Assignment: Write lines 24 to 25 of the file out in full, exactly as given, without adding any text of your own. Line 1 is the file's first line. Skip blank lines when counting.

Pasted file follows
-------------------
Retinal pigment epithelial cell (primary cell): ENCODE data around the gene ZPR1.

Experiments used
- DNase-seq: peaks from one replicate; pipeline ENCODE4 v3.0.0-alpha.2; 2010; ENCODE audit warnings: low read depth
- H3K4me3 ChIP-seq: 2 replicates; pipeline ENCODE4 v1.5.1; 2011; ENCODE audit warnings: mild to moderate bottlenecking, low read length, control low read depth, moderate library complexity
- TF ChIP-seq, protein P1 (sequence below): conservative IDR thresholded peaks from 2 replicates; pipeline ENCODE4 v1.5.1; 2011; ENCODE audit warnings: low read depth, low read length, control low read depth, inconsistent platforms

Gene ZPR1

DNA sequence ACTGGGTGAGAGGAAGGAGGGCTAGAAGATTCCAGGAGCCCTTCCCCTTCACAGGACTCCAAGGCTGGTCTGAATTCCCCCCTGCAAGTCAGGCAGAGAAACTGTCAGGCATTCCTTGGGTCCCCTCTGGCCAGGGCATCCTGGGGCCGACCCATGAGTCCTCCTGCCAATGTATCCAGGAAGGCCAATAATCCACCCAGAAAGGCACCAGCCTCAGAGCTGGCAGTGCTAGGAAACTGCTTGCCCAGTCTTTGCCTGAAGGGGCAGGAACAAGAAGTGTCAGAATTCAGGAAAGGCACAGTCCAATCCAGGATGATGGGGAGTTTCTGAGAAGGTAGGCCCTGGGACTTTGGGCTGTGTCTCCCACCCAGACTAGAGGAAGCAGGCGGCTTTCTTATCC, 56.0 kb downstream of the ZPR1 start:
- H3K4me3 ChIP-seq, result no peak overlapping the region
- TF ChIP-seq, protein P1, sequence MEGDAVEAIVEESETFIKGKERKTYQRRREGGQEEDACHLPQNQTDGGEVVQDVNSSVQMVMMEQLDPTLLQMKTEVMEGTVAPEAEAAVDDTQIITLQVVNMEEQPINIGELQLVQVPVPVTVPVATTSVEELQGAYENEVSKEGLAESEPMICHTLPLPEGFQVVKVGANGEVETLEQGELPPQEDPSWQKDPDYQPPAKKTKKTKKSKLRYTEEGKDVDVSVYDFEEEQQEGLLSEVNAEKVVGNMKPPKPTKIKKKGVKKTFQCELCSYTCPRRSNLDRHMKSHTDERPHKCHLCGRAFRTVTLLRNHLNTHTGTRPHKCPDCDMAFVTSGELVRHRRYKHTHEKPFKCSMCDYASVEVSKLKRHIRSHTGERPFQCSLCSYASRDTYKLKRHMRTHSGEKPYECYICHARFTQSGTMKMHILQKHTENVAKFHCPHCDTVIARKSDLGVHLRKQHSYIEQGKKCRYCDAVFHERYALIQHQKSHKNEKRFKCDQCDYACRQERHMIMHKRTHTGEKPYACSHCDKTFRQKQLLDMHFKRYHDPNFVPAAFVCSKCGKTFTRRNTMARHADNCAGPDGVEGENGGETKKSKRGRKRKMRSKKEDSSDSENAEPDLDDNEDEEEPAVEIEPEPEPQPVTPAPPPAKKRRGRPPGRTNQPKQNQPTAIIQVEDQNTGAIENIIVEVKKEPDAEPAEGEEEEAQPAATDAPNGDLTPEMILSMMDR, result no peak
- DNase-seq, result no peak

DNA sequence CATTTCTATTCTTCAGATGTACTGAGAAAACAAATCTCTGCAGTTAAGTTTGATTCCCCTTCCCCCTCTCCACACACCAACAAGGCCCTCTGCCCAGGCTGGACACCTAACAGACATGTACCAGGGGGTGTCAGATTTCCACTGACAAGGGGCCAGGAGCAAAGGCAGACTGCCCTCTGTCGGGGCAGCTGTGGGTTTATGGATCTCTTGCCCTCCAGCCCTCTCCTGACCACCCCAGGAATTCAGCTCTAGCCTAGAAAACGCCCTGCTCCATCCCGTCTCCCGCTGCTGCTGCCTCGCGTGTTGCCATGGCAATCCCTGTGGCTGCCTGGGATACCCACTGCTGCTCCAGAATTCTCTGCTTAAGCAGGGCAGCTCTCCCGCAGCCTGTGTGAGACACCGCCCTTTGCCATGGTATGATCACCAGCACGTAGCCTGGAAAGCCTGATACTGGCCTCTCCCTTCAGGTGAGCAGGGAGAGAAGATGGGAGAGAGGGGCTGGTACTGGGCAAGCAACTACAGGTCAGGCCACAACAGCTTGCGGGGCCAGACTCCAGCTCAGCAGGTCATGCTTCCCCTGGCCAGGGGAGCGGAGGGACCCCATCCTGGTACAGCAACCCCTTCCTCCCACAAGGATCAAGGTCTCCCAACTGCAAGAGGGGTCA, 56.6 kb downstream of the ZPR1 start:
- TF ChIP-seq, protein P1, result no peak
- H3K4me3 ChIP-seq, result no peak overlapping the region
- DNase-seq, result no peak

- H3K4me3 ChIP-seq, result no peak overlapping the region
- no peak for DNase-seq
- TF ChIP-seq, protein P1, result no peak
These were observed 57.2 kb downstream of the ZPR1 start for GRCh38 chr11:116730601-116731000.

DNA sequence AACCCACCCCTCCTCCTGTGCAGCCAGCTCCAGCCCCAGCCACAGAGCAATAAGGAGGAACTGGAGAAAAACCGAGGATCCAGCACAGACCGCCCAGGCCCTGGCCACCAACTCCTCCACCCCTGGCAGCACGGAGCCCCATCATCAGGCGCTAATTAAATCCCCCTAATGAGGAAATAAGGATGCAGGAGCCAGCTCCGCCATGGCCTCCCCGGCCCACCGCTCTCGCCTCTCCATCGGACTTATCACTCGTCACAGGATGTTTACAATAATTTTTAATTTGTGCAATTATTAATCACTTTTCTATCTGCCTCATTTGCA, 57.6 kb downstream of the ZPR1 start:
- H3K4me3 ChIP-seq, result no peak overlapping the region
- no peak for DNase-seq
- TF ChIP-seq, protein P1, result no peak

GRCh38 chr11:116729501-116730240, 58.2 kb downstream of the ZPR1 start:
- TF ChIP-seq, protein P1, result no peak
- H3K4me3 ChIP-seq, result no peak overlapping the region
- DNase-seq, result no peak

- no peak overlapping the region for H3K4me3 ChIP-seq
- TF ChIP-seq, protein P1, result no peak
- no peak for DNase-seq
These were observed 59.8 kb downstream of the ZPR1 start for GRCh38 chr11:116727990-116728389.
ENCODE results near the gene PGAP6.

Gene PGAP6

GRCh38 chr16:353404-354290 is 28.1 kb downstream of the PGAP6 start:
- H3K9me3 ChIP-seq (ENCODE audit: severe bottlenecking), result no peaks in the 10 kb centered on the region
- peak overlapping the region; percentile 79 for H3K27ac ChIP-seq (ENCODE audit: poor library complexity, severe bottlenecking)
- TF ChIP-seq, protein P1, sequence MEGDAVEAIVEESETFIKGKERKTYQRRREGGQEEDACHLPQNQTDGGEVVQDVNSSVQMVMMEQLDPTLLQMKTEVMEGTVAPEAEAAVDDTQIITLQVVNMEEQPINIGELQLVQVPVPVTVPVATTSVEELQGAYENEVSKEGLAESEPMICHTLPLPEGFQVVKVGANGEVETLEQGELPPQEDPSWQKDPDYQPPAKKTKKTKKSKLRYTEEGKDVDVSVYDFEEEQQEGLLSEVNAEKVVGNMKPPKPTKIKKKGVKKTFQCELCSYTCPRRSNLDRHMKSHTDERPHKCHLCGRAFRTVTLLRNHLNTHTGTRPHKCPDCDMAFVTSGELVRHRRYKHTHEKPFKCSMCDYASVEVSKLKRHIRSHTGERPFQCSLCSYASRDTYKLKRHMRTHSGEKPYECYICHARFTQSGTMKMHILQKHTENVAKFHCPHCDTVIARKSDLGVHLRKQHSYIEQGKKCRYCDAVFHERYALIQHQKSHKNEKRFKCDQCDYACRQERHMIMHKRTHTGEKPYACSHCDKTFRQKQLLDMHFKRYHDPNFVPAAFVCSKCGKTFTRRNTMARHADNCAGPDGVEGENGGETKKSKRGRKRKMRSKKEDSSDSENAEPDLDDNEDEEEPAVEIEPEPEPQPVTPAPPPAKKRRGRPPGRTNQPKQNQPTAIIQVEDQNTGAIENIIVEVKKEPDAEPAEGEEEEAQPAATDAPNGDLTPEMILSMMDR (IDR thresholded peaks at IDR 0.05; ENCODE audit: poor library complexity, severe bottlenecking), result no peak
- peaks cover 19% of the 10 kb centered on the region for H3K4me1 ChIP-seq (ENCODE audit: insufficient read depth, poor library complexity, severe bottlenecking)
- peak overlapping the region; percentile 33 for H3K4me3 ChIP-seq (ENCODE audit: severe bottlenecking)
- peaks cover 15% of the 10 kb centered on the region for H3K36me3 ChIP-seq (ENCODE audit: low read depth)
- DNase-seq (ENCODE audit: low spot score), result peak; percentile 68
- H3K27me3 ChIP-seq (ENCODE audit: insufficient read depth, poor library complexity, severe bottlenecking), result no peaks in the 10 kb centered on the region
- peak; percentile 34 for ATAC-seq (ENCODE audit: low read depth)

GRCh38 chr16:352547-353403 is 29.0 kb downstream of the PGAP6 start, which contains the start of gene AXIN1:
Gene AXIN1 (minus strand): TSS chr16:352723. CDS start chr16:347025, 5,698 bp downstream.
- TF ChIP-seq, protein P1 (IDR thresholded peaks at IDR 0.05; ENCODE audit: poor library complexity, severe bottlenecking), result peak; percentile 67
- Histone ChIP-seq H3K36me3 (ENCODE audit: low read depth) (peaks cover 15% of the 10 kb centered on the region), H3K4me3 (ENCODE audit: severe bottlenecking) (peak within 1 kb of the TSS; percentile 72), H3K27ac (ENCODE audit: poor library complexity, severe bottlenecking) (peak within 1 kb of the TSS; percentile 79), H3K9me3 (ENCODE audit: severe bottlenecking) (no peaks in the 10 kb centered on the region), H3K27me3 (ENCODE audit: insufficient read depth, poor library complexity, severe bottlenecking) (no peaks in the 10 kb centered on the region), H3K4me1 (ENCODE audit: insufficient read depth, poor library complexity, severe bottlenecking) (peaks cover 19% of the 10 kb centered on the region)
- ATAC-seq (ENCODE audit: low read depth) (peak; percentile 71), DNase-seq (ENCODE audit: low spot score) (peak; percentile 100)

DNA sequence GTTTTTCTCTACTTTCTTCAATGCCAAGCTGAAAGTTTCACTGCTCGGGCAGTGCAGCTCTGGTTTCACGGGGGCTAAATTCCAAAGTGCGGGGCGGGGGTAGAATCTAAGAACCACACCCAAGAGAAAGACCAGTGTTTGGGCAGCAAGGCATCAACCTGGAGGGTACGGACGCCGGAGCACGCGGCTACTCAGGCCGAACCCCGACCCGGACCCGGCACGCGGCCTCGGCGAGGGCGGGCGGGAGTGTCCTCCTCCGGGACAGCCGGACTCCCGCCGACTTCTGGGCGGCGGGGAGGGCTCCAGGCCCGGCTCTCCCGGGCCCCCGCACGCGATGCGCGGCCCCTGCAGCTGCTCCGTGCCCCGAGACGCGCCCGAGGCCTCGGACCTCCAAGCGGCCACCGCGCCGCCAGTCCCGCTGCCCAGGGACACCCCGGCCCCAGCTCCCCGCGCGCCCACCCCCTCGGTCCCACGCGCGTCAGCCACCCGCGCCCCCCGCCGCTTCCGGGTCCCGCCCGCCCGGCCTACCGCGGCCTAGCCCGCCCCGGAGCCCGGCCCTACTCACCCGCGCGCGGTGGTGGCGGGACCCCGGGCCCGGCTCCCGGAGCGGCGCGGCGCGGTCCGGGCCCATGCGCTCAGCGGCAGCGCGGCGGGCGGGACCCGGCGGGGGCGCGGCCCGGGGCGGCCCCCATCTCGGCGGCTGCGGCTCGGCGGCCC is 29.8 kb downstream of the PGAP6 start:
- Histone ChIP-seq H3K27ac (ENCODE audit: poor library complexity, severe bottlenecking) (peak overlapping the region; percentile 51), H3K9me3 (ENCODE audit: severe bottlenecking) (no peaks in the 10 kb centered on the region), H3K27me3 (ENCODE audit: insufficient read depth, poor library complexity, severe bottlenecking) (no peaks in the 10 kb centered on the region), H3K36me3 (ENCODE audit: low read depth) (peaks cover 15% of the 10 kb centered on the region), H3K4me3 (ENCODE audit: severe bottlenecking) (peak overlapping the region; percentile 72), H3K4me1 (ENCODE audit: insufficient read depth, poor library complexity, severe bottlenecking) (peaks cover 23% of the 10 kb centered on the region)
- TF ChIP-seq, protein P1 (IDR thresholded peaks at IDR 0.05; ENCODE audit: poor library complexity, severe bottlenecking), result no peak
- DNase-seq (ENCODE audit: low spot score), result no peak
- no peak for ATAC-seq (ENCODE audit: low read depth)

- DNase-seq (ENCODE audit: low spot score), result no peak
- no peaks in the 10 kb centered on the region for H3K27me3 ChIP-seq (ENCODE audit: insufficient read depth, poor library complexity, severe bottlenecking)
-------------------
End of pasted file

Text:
- TF ChIP-seq, protein P1, result no peak
- H3K4me3 ChIP-seq, result no peak overlapping the region